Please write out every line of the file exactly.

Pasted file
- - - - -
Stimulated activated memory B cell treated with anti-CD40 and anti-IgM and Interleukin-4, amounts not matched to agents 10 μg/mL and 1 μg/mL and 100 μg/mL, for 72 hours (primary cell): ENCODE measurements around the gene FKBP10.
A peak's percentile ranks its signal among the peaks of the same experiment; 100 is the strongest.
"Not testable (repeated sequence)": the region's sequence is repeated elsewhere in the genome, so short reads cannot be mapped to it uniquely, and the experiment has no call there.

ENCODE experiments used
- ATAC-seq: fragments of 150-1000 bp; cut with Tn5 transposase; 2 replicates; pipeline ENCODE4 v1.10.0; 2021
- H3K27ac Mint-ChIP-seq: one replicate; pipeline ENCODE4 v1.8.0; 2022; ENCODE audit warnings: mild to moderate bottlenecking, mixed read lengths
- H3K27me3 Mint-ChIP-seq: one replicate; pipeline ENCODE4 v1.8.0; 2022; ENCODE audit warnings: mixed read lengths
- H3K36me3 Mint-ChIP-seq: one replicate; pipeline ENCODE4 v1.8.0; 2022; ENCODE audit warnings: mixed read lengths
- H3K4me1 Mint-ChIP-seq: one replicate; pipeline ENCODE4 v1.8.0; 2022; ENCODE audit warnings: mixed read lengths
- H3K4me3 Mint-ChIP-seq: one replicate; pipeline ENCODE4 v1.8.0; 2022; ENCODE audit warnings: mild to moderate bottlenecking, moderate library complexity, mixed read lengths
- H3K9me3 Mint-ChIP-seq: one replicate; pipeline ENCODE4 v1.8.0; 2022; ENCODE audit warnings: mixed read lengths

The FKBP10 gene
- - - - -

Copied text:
Stimulated activated memory B cell treated with anti-CD40 and anti-IgM and Interleukin-4, amounts not matched to agents 10 μg/mL and 1 μg/mL and 100 μg/mL, for 72 hours (primary cell): ENCODE measurements around the gene FKBP10.
A peak's percentile ranks its signal among the peaks of the same experiment; 100 is the strongest.
"Not testable (repeated sequence)": the region's sequence is repeated elsewhere in the genome, so short reads cannot be mapped to it uniquely, and the experiment has no call there.

ENCODE experiments used
- ATAC-seq: fragments of 150-1000 bp; cut with Tn5 transposase; 2 replicates; pipeline ENCODE4 v1.10.0; 2021
- H3K27ac Mint-ChIP-seq: one replicate; pipeline ENCODE4 v1.8.0; 2022; ENCODE audit warnings: mild to moderate bottlenecking, mixed read lengths
- H3K27me3 Mint-ChIP-seq: one replicate; pipeline ENCODE4 v1.8.0; 2022; ENCODE audit warnings: mixed read lengths
- H3K36me3 Mint-ChIP-seq: one replicate; pipeline ENCODE4 v1.8.0; 2022; ENCODE audit warnings: mixed read lengths
- H3K4me1 Mint-ChIP-seq: one replicate; pipeline ENCODE4 v1.8.0; 2022; ENCODE audit warnings: mixed read lengths
- H3K4me3 Mint-ChIP-seq: one replicate; pipeline ENCODE4 v1.8.0; 2022; ENCODE audit warnings: mild to moderate bottlenecking, moderate library complexity, mixed read lengths
- H3K9me3 Mint-ChIP-seq: one replicate; pipeline ENCODE4 v1.8.0; 2022; ENCODE audit warnings: mixed read lengths

The FKBP10 gene